Wine-induced asthmatic symptoms are well documented and have been attributed to natural sulfite levels in all wines as well as sulfur dioxide, which may be used as a wine preservative (Dahl et al. 1986). There is evidence that the cause and incidence of wine-induced asthma may vary between individuals, involving several mechanisms that are codependent, and that sulfites are usually not responsible (Vally et al. 1999, 2007). Histamine in wine may induce coughing and wheezing with a decrease in lung function in patients suffering from histamine intolerance (Wantke et al. 1996). Adverse reactions to wine (facial flushing, asthma, and oral allergic swelling and burning) in some cases has been determined to have been caused by a sensitivity to the venom of Hymenoptera insects (wasps, bees, ants), which may contaminate wines during vinification (Armentia 2008). A recent study in asthmatic patients with wine sensitivity reported mast cell activation as a possible mechanism for wine-induced asthma, which did not correlate with wine sulfite levels (Misso et al. 2009).
A recent survey of 9,733 older adults found that moderate alcohol consumption is associated with a lower infection rate of Helicobacter pylori, with a stronger association in wine than beer drinkers (Gao et al. 2010). Wine constituents have exhibited antibiotic activity against H. pylori isolates and protected against associated gastric damage in mice (Daroch et al. 2001, Mahady et al. 2003, Ruggiero et al. 2007, Martini et al. 2009).
White wine has been demonstrated to induce gastroesophageal reflux (GER) in healthy people and GER patients (Vandenbroucke 1991, Grande et al. 1997, Pehl et al. 2000, 2006, Levanon et al. 2002), which may be due to an inhibition of postprandial gastric contractions and/or disturbed esophageal clearance due to an increase in simultaneous contractions and failed peristalsis. Repeated reflux events have been noted to occur. Individuals at risk for acid reflux are advised to limit wine ingestion to ≤300 mL daily.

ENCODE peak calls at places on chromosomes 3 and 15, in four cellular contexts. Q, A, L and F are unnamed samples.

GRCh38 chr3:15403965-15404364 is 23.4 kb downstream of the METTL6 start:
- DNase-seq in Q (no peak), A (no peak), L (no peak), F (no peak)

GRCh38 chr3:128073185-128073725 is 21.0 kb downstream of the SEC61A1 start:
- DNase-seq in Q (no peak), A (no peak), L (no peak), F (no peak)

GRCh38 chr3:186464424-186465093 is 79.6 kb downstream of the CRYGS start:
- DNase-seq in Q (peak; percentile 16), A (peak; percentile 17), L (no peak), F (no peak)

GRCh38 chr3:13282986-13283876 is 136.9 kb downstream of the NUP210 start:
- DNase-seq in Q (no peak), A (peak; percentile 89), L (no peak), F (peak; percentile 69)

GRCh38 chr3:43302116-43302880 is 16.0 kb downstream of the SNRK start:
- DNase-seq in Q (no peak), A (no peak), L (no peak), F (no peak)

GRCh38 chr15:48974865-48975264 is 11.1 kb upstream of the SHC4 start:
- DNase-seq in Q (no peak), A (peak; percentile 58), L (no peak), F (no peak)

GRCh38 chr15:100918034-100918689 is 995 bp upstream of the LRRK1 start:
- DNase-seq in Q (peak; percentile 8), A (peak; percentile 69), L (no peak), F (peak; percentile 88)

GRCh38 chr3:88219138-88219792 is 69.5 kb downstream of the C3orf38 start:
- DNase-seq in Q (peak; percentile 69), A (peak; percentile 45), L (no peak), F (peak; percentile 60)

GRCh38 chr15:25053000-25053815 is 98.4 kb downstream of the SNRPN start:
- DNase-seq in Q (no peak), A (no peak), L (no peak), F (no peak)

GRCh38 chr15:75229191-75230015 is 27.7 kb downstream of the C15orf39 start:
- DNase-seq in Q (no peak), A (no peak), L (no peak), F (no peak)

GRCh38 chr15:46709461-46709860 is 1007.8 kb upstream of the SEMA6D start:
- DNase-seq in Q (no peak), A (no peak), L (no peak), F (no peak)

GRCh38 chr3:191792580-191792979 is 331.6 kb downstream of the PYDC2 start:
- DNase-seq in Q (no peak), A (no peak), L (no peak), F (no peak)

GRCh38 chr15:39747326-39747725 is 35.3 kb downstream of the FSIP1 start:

Although the positive health effects of wine are many, the evidence is clear that these benefits are the highest for those who drink red wine in moderation (two drinks per day for men and one drink per day for women) over extended periods of time. Three or more drinks per day may increase the risk of neurodegeneration, depressive disorders, obesity, weakening of bones, hypertriglyceridemia, heart disease, hypertension, stroke, breast cancer, suicide, and injuries (Saremi and Arora 2008). Wine consumption in any amount is contraindicated for pregnant women, children, patients with liver disease, and in combination with certain medications (Feher et al. 2005). Regular wine consumption should be used with caution in individuals predisposed to alcoholism, organic diseases, cirrhosis of the liver, migraine headaches, and allergies.
Red wine has been shown to decrease the bioavailability of cyclosporine, an immunosuppressant (Tsunoda et al. 2001). In some people, red wine prematurely increased the concentration of extended-release felodipine, a calcium channel blocker (Bailey et al. 2003). A high dosage of resveratrol was found to decrease the bioavailability of nifedipine (an antihypertensive drug) or lovastatin (an antilipemic drug) and to increase the bioavailability of niacin (an antilipemic drug) (Puja et al. 2007). Based on the vasodilating properties of wine, it could theoretically interact with antihypertensive agents. Hypertensive subjects taking vitamin C concomitantly with grape seed polyphenols experienced an increased systolic blood pressure (Ward et al. 2005). Although it would be expected that the antiplatelet effects of wine would cause an interaction with the anticoagulant warfarin, that has not been the case in human studies (Karlson et al. 1986, Greenblatt et al. 2006). In one study, drinking two glasses of red or white wine in the evening did not significantly increase the risk of suppression of coagulation function the next day (Mezzano 2004).